The receiver, who carries the dirty laundry that doesn't fit with the sender's persona, then becomes "the problem," the person who needs to be fixed. From the ego's point of view, the lover may seem strangely unfitting -- too unhappy, too messy, too loud, too shy, too indulgent, too prudish. But from the shadow's point of view, the lover may seem strangely familiar -- like a parent or even like the flip side of oneself.

If the shadow did its work of finding an appropriate fit with a partner, the relationship recreates early patterns -- and thereby provides an opportunity for consciousness. Thus we suggest that the early stages of romance are determined primarily by the shadow's needs and form the bases for the initial attraction and the development of later, more conscious stages of relationship, which occur in real time with a Beloved, rather than as a repetition of the past with a projected Other.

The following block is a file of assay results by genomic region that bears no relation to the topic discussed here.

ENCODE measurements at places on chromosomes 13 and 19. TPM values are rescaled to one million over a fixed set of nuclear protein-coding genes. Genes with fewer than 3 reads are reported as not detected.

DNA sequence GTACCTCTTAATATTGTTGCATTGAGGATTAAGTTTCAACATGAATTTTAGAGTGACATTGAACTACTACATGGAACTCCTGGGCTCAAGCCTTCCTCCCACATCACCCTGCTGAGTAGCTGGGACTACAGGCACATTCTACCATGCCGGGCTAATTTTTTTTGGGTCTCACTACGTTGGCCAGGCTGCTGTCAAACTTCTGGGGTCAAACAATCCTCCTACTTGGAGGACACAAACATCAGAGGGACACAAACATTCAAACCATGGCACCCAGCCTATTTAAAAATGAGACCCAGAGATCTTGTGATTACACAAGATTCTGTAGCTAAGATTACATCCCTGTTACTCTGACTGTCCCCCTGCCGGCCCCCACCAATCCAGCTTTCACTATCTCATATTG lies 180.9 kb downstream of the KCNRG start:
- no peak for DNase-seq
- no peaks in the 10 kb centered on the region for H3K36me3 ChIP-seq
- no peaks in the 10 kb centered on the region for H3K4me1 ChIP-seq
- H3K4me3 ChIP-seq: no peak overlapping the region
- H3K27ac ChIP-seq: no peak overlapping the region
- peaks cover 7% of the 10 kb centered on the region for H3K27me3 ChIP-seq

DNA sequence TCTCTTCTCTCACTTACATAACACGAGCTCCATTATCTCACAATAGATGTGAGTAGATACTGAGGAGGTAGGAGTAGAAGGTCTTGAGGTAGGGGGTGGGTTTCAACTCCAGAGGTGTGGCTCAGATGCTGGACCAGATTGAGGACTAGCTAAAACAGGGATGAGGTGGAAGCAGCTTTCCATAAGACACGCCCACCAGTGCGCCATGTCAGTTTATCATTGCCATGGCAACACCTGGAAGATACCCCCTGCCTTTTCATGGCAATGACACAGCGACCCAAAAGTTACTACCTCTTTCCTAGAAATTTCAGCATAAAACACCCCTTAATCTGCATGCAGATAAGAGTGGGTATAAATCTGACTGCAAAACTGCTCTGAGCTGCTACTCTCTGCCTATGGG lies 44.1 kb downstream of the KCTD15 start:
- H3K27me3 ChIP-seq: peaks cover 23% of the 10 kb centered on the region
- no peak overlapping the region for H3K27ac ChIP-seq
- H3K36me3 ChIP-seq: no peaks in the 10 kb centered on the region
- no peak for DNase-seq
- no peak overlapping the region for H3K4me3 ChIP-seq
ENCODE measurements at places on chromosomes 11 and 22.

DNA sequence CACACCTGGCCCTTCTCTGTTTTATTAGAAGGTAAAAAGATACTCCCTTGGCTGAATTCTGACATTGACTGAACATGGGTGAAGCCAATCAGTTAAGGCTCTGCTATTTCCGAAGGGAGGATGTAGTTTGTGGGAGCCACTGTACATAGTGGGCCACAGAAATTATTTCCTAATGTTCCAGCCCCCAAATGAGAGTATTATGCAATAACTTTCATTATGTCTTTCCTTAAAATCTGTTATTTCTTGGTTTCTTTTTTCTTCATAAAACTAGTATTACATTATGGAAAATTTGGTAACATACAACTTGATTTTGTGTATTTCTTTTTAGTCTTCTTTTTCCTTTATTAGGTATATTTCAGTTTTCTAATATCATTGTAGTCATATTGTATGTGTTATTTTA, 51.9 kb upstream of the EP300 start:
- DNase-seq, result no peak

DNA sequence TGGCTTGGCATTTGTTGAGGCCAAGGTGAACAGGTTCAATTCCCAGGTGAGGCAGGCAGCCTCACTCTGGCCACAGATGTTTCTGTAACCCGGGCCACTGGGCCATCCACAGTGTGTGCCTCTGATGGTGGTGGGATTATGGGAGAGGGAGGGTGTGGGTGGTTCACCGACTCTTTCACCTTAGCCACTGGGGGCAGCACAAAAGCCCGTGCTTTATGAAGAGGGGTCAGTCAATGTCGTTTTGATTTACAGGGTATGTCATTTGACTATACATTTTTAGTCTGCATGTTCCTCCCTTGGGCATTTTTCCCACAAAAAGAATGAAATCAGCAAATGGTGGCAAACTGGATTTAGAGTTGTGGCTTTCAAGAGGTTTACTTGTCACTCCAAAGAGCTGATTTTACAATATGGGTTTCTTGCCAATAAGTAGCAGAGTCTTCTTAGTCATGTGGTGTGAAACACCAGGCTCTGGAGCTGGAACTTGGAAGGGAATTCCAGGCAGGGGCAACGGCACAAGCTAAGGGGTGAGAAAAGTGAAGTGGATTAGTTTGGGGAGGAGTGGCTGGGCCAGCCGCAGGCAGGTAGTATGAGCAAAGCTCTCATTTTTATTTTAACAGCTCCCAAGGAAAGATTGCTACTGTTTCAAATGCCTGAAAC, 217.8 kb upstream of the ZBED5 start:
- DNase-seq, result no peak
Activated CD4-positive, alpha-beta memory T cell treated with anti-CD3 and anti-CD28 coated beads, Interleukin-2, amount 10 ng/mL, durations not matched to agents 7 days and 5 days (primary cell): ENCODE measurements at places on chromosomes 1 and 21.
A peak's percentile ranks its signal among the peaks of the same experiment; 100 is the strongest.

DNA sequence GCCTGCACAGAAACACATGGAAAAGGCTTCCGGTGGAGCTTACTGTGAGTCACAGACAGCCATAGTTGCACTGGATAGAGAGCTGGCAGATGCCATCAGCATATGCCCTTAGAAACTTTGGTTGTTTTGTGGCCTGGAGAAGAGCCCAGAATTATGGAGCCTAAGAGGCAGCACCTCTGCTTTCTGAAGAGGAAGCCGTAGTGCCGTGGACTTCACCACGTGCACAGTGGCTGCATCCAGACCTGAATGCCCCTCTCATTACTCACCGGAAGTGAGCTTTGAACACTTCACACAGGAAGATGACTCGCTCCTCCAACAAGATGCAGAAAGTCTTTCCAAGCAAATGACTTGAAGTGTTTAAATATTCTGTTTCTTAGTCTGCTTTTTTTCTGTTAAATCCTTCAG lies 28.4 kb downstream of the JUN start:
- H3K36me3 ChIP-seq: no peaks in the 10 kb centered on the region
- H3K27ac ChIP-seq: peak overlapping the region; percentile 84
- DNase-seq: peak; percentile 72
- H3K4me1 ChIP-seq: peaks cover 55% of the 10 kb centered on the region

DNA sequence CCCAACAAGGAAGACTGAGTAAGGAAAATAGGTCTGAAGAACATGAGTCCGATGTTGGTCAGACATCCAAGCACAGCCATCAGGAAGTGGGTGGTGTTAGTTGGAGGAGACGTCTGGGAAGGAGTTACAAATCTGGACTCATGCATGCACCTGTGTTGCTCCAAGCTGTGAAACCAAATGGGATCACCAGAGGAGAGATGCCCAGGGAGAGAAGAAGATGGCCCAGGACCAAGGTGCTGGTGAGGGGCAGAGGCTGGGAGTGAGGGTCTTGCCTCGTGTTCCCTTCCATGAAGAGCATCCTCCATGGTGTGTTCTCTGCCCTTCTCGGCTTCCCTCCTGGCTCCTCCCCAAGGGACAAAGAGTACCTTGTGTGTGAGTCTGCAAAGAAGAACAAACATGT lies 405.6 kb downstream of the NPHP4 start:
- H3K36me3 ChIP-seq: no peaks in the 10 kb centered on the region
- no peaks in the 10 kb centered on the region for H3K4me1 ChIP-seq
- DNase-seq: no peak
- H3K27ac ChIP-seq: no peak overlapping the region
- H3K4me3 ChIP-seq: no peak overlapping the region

Who lives in your lover's shadow? A slut, an artist, a helpless child, a violent tyrant, a reclusive monk, a free spirit. How do you relate to these characters in him or her? How do you discourage their expression in your partner in subtle ways because they do not fit your image of him or her? The two kinds of romantic projections -- partners as parents, partners as gods -- inevitably rattle and break down, often causing a crisis of commitment.

At that crucial moment in every relationship, the most familiar person becomes a stranger. Then one or both partners proclaims, "This is not what I expected. The partners may suffer shock and disbelief. Then the feeling of betrayal sets in. We suggest that there are three reasons for this series of events: First, the romantic partner is not who we thought she or he was. But, if the shadow did its work, our partner is exactly the right one -- and exactly the wrong one.